Science-fiction, the Early Years: A Full Description of More Than 3,000 Science-fiction Stories from Earliest Times to the Appearance of the Genre Magazines in 1930 : with Author, Title, and Motif Indexes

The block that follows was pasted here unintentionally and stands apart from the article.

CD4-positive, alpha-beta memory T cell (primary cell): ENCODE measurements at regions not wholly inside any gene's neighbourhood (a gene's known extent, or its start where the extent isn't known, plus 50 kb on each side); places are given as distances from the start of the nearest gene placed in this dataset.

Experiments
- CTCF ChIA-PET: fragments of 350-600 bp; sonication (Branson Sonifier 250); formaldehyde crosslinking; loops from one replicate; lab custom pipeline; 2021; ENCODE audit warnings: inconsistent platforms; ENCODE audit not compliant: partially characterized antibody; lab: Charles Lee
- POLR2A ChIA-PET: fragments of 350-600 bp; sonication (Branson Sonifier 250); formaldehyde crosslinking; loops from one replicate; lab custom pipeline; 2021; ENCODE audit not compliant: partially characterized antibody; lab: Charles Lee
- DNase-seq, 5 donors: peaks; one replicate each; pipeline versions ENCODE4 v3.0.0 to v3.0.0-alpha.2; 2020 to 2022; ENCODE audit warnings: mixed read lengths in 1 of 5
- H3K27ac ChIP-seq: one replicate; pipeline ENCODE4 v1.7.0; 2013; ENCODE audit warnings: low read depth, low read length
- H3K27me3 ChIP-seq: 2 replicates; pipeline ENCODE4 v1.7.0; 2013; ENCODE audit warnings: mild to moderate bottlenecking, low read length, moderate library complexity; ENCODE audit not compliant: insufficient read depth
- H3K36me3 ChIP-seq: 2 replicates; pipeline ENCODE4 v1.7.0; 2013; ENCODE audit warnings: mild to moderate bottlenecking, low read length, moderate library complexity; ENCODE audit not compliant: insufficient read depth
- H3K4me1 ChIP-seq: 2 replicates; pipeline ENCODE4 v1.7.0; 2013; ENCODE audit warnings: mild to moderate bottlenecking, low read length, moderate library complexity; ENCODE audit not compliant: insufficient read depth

Complementing Science-Fiction: The Early Years, which surveys science-fiction published in book form from its beginnings through 1930, the present volume covers all the science-fiction printed in the genre magazines--With Bleiler s Science Fiction: The Early Years, the field of pre-modern science fiction is opened for the first time to readers, librarians, and scholars. Bleiler describes more than 3,000 short stories, novels, and plays with science fiction elements, from earliest times to 1930. He includes imaginary voyages, utopias, Victorian boys books, dime novels, pulp magazine stories, British scientific romances, mainstream work with science fiction elements, and more. Many of these publications are extremely rare, surviving in only a handful of copies, and most of them have never been described before. Each of the entries is exhaustive, with bibliography, including previous periodical publications, and a full summary of the story, with historical and critical comments. Author biographical data, where available, accompany each item. An appendix surveys ideas and systems that have proved important in early science fiction: Atlantis, Fourierism, the single tax, Theosophy, the hollow earth, the open polar seas, and similar concepts. The text also includes title, author, date, and magazine indexes, as well as a 65-page motif and thematic index. The author s introduction provides a new understanding of the nature of science fiction and its origins, and contains an exhaustive analytical table of science fiction motifs as they fit into conceptual scheme of the sciences. In addition to its obvious value to the field of science fiction, the book covers many powerful issues in American cultural history feminism, racial and ethnic prejudices, crank scientific theories, extreme social and economic systems, occult ideas, as well as varying attitudes toward science and advanced technology.
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